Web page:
Another one for the marine-derived highly unsaturated fatty acids are probably really important for proper brain function files: This new paper has been tweeted quite a bit lately: Suicide Deaths of Active Duty US Military and Omega-3 Fatty Acid Status: A Case-Control Comparison
It is an observational study, but large for a suicide study (suicide is, fortunately, quite rare). All told, 800 randomly selected suicide victims in the armed services were selected between 2002-2008, and compared to 800 matched controls. Cases were matched for time and theater of deployment, exposure to stress during deployment, report of mental health status, and demographics among other data points. (Though later the paper says 99.1% of the controls had been deployed vs. only 61.9% of the suicides, so the deployment location and duration were not added as covariates to the end calculations).
So, fatty acid of the blood of the participants - in short, the lower the DHA in the blood, the more likely the person was to have committed suicide. The relationship was linear and true of all octiles studied. There were only 70 women in the samples, and they tended to have higher DHA levels than the men, and lower suicides (among women, the omega 3 status to suicide relationship was not statistically significant as it was clearly so among the men). Men in the lowest DHA octile were 62% more likely to commit suicide than those in the highest octile.
Other fatty acids of interest - lower levels of stearic acid (saturated! My goodness! Found in chocolate! And steak!) were found to be associated with increased risk of suicide (my preliminary conclusion - eat more chocolate - though it is only observational - I'll risk it and eat your chocolate if you are uncertain). Also, higher palmitoleic acid (a monounsaturated acid made from the saturated palmitic acid) levels correlated with a lower level of suicide risk.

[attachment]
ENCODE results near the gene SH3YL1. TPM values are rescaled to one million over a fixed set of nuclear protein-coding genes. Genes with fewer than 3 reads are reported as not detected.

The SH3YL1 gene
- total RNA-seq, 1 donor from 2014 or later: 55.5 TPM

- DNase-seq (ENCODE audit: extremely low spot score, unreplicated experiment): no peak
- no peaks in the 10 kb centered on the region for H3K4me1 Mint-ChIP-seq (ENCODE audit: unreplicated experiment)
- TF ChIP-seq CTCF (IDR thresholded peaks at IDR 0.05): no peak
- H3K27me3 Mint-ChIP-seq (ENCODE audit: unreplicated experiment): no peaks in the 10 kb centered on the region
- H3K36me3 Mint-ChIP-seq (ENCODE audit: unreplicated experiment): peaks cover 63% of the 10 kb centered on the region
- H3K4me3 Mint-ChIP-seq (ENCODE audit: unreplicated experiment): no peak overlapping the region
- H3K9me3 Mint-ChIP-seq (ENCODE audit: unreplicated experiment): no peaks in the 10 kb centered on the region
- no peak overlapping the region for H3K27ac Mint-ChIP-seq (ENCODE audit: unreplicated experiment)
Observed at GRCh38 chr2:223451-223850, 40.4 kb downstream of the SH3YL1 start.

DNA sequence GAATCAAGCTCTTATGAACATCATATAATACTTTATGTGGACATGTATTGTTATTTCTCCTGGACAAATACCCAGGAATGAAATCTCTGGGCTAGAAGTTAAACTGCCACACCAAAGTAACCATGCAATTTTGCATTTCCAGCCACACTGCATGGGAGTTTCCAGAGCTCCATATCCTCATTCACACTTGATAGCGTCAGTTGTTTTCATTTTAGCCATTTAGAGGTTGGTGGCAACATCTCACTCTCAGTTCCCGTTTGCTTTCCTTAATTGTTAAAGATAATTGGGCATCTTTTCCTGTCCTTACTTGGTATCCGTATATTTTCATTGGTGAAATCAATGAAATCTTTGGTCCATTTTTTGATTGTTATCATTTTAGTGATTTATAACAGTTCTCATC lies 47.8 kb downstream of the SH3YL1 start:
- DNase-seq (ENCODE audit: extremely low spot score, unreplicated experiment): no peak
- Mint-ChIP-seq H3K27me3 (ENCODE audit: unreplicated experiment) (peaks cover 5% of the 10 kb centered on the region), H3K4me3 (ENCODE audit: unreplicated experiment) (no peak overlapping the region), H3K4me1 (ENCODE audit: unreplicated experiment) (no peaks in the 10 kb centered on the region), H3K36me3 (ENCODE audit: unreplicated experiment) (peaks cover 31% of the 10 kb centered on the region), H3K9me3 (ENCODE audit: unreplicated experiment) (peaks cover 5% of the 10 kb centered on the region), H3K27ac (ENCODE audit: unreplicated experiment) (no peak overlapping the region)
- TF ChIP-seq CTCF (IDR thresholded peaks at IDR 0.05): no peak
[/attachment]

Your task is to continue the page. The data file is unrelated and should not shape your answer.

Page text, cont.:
In this study, US military personnel were found to have, on average, a lower DHA level than average North American, Australian, Mediterranean, and Asian populations (unlike the medical students I wrote about a few articles ago, who had higher levels than the general population). In fact, among Chinese suicide attempters, nearly all of them had higher levels of omega 3 DHA than the highest octile of the US military personnel studied. And when both populations were studied together, the lowest DHA levels coincided with a 5-6 fold increased risk of suicide. For perspective, this risk increase coincides with the risk of undergoing severe stress under deployment (seeing wounded, killed, or dead comrades, for example) and the risk of suicide.
We can't determine causality, but common sense and and evolutionary perspective should surely make us suspicious - eat those marine omega3s and keep your 6:3 ratio minimal. The paper recommends 2 grams daily of marine omega 3s.. Seems reasonable.